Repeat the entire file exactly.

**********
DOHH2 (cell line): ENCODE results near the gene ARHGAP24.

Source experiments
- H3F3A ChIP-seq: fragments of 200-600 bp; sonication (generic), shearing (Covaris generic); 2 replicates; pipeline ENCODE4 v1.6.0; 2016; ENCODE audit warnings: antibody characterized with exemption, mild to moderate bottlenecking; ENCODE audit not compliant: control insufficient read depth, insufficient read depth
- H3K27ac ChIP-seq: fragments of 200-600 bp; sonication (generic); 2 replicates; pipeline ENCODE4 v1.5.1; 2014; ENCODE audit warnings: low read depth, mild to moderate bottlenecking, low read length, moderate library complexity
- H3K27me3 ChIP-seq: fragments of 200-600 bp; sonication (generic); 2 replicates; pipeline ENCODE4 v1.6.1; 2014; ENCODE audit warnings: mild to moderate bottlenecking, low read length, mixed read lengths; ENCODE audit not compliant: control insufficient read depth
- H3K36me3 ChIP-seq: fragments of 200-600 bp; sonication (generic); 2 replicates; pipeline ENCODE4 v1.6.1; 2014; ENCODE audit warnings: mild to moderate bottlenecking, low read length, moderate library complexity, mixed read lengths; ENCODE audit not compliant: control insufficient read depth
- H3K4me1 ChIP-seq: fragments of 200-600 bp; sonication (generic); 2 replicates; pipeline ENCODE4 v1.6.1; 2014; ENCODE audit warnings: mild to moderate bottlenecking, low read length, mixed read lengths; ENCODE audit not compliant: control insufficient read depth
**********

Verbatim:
DOHH2 (cell line): ENCODE results near the gene ARHGAP24.

Source experiments
- H3F3A ChIP-seq: fragments of 200-600 bp; sonication (generic), shearing (Covaris generic); 2 replicates; pipeline ENCODE4 v1.6.0; 2016; ENCODE audit warnings: antibody characterized with exemption, mild to moderate bottlenecking; ENCODE audit not compliant: control insufficient read depth, insufficient read depth
- H3K27ac ChIP-seq: fragments of 200-600 bp; sonication (generic); 2 replicates; pipeline ENCODE4 v1.5.1; 2014; ENCODE audit warnings: low read depth, mild to moderate bottlenecking, low read length, moderate library complexity
- H3K27me3 ChIP-seq: fragments of 200-600 bp; sonication (generic); 2 replicates; pipeline ENCODE4 v1.6.1; 2014; ENCODE audit warnings: mild to moderate bottlenecking, low read length, mixed read lengths; ENCODE audit not compliant: control insufficient read depth
- H3K36me3 ChIP-seq: fragments of 200-600 bp; sonication (generic); 2 replicates; pipeline ENCODE4 v1.6.1; 2014; ENCODE audit warnings: mild to moderate bottlenecking, low read length, moderate library complexity, mixed read lengths; ENCODE audit not compliant: control insufficient read depth
- H3K4me1 ChIP-seq: fragments of 200-600 bp; sonication (generic); 2 replicates; pipeline ENCODE4 v1.6.1; 2014; ENCODE audit warnings: mild to moderate bottlenecking, low read length, mixed read lengths; ENCODE audit not compliant: control insufficient read depth